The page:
Cardinal Janis Pujats, retired archbishop of Riga, Latvia, waits with others for Pope Francis' arrival for a meeting with government authorities, local leaders and representatives of the diplomatic corps at the presidential palace in Riga Sept. 24. CNS photo/Paul Haring

Stay close to the suffering, welcome the condemned, Pope says to Latvians

  • September 24, 2018
AGLONA, Latvia – What would Mary do? was the question Pope Francis, in effect, asked Latvian Catholics gathered at their nation's popular Marian shrine.

Celebrating Mass Sept. 24 at the Basilica of the Assumption, a shrine holding a beloved icon of the Mother of God in Aglona, 60 miles from the Russian border, Pope Francis insisted Marian devotion was about more than just pilgrimages; it means imitating Mary by staying close to those who suffer, acknowledging situations of injustice, forgiving offenses and promoting reconciliation.

In a country that experienced 50 years of Soviet domination and that remains fiercely proud of its re-conquered independence, members of Latvia's large Russian minority have struggled to obtain citizenship rights, and many claim they still face discrimination. Russian speakers make up about a quarter of the population.

Pope Francis spent the day in Latvia as part of a visit Sept. 22-25 to the Baltic nations.

The country declared a holiday in connection with his visit and that, combined with his early morning arrival and cold rainy weather, meant there were few people on the streets of Riga.

But thousands gathered later in the city center to watch Pope Francis and President Raimonds Vejonis lay flowers at the Freedom Monument, a towering memorial to Latvia's independence. The sculpture, dedicated in 1935, was a source of irritation to the Soviets once they annexed Latvia after World War II, but every plan to destroy the monument was put on hold out of concern for the social unrest it would provoke.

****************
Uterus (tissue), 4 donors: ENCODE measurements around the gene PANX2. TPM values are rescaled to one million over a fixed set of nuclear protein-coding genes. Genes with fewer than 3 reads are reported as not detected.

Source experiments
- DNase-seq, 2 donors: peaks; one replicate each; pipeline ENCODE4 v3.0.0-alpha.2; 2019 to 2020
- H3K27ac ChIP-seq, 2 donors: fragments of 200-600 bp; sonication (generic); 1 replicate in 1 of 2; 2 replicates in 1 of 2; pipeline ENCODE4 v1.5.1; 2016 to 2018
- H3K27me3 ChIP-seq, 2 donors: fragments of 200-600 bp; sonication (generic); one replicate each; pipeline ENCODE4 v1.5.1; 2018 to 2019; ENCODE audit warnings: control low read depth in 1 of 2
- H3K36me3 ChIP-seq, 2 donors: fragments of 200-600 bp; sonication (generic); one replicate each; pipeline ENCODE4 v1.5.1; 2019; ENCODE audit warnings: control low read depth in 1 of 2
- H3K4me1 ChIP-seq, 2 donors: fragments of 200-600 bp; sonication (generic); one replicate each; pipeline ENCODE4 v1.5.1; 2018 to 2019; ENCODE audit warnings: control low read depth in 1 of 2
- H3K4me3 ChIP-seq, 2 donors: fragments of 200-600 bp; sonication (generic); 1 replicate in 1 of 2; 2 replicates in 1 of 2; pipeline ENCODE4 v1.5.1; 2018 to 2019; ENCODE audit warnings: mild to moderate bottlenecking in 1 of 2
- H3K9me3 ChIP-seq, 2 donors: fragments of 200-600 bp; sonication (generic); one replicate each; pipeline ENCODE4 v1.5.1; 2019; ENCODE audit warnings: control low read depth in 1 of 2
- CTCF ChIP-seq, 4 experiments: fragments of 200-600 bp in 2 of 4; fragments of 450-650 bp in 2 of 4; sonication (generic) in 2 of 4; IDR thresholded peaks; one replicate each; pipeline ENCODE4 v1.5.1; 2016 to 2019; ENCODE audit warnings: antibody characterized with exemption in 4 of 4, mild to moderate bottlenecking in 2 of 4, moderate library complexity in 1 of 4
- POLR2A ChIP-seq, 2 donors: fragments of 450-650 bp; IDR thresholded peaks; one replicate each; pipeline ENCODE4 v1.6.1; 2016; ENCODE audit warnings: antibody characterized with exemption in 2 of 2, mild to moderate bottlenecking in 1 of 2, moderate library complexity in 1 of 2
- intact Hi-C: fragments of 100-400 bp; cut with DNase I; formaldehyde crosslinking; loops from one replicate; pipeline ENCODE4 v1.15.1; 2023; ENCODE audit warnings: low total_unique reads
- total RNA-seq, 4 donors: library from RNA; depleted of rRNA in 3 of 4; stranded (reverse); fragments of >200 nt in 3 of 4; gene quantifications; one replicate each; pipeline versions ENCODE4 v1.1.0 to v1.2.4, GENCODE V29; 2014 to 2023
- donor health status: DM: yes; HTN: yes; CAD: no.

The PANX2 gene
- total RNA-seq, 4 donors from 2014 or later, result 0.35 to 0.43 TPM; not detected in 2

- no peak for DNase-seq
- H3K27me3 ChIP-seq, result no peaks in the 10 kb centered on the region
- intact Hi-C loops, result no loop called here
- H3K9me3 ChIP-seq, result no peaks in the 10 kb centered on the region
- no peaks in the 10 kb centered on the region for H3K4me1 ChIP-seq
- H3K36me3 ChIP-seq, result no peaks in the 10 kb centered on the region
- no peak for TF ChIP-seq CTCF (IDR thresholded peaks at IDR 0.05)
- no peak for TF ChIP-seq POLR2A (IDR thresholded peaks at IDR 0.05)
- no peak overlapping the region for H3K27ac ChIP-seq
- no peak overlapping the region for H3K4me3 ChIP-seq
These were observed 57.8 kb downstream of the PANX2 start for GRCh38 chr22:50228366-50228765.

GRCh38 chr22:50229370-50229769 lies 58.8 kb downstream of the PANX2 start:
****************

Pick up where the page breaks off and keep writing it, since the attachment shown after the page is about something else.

The centerpiece of Pope Francis' morning in Riga was an ecumenical prayer service in the city's Lutheran cathedral. Lutherans, Catholics and Orthodox each account for between 18 percent and 25 percent of the country's population.

Praising ecumenical cooperation in the country, the Pope urged Latvians to be on the lookout for an attitude toward faith that would treat it more as "a curio from the past, a tourist attraction, a museum piece" than a living faith that inspires a person's daily actions and approach to life.

At a prayer service accompanied by the sweet tones of a girls' choir, Pope Francis said, "If the music of the Gospel ceases to resonate in our very being, we will lose the joy born of compassion, the tender love born of trust, the capacity for reconciliation that has its source in our knowledge that we have been forgiven and sent forth."

A variety of factors, including increasing secularism, pose challenges to Christian faith and action in the world, the Pope said, but they must not lead to a "closed and defensive mentality."